A good contract provides a solution for all possible outcomes, regardless of how remote it is. A good contract leaves no uncertainty as to what each party is responsible for, and deadlines and costs to be paid by each party. Nothing is uncertain in such a contract. Today's poorly written contract is tomorrow's lawsuit.
Councilman Martindell, an experienced attorney, is correct in asserting that the contract Mr. Reed has negotiated with Palmer Square has too many unanswered questions and uncertainties to be signed by the Borough. Those uncertainties are sure to result in future litigation litigation that consumes taxpayer dollars and could be avoided.
The contract with Palmer Square Housing provides that it is to pay the Borough $137,000 for sewer line connections after all 97 residences are built. It may take many years to build all the residences or they may never be built. A better contract would pro-rate the sewer contribution for each residence. Each time a residence receives a certificate of occupancy, the builder should forward within 14 days the pro rata sewer contribution for the residence to the Borough. Princeton Borough is desperate for revenue. We need to speed up the collection of all revenues owed the Borough. This is one place to start. Of course, the developer wants to delay paying as long as possible.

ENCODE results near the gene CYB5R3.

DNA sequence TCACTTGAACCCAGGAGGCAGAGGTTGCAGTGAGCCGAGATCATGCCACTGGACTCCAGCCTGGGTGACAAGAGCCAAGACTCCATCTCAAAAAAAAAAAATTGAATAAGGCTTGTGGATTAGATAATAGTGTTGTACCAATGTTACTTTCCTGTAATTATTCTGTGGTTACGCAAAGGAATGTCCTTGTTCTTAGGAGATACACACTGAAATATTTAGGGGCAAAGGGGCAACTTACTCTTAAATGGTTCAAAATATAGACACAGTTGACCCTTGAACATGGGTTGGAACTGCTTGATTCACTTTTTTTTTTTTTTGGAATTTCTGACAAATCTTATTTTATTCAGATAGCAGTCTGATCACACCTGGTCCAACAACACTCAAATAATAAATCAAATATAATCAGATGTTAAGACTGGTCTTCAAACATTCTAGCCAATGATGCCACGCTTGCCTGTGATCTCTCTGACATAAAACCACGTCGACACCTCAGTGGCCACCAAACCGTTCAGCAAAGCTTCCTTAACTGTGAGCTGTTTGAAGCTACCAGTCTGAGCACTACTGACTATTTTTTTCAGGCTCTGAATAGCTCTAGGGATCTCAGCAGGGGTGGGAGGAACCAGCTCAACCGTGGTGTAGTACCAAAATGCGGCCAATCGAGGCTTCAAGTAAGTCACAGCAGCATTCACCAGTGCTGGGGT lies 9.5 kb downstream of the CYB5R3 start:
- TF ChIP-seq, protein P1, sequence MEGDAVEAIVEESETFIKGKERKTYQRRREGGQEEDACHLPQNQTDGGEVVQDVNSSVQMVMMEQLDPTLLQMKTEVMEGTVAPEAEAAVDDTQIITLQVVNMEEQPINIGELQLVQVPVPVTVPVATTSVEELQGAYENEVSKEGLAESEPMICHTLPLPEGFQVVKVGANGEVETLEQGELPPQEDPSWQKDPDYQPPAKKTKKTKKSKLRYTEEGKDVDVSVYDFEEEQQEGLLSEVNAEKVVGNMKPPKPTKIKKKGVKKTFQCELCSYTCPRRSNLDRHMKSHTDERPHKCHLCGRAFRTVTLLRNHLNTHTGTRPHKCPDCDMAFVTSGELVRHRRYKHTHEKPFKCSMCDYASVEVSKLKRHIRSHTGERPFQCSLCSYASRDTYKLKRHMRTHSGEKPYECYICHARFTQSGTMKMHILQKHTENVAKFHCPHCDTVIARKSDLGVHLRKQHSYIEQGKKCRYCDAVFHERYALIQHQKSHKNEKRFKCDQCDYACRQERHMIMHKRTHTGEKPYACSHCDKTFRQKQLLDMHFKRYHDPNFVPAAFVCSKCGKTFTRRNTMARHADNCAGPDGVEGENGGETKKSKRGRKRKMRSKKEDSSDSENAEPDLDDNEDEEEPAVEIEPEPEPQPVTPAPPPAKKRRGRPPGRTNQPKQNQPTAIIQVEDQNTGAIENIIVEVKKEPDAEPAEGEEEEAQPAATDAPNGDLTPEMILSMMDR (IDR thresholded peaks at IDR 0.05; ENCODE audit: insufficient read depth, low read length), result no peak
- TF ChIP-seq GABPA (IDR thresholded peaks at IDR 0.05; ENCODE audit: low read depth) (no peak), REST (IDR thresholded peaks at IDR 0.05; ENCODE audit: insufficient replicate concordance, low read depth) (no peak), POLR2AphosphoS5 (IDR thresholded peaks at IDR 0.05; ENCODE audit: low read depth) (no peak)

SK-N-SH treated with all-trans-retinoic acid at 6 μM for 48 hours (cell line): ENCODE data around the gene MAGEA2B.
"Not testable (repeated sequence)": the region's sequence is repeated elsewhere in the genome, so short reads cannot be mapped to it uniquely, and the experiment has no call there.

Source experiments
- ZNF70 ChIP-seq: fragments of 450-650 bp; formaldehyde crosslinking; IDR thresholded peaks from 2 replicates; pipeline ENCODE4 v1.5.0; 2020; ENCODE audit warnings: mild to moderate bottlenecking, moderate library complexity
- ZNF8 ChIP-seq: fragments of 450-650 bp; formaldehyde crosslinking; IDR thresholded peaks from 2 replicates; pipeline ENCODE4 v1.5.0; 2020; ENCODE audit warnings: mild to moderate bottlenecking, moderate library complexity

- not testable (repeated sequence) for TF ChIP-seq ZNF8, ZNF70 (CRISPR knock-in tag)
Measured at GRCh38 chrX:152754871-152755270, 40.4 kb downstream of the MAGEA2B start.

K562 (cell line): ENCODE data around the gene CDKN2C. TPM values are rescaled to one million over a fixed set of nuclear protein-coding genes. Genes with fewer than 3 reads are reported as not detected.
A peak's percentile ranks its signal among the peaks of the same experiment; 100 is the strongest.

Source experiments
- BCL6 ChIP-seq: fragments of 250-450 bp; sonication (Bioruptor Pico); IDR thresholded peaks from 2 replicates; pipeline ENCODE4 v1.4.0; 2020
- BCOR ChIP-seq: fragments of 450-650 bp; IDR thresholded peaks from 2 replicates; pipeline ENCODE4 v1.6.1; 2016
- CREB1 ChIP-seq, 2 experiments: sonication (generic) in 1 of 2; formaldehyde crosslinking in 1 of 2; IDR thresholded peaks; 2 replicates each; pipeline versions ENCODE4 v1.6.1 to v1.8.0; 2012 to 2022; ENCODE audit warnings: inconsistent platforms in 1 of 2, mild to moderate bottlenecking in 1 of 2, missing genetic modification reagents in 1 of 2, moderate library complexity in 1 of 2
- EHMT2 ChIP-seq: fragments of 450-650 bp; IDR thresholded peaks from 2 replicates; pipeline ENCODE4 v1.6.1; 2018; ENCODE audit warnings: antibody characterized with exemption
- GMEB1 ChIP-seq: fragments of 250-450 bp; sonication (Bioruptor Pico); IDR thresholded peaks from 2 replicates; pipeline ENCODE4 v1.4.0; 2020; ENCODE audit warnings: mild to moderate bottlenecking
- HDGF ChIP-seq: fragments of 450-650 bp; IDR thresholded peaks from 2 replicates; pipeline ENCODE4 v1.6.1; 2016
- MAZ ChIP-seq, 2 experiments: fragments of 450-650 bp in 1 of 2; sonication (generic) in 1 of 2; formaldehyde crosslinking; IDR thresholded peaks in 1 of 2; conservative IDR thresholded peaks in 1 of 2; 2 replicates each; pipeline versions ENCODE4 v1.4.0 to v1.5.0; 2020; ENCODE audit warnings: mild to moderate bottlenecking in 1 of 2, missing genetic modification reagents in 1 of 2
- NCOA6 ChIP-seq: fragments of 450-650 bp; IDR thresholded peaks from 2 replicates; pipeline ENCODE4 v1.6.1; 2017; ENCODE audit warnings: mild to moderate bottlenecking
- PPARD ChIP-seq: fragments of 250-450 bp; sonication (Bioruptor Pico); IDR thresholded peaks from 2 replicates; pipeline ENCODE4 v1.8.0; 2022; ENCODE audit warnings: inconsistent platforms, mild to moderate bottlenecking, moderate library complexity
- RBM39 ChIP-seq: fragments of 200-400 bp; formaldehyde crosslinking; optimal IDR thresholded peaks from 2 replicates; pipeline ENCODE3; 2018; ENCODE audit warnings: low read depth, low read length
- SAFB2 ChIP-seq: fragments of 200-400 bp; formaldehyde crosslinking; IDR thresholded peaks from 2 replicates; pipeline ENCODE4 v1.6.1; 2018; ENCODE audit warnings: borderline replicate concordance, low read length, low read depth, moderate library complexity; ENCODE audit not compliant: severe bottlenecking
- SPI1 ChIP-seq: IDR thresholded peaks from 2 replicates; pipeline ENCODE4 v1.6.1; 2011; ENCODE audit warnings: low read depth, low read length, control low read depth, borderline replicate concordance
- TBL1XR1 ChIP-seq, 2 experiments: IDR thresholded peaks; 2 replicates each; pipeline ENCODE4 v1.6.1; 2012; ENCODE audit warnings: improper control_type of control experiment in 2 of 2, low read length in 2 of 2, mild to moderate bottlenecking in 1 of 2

Councilwoman Benchley is annoyed with Mr. Martindell's questions. She says they have been discussed many times. They may have been discussed, but if it is not included in the signed contract, it is irrelevant. I urge non-lawyer Benchley to follow the worthwhile suggestions of Mr. Martindell.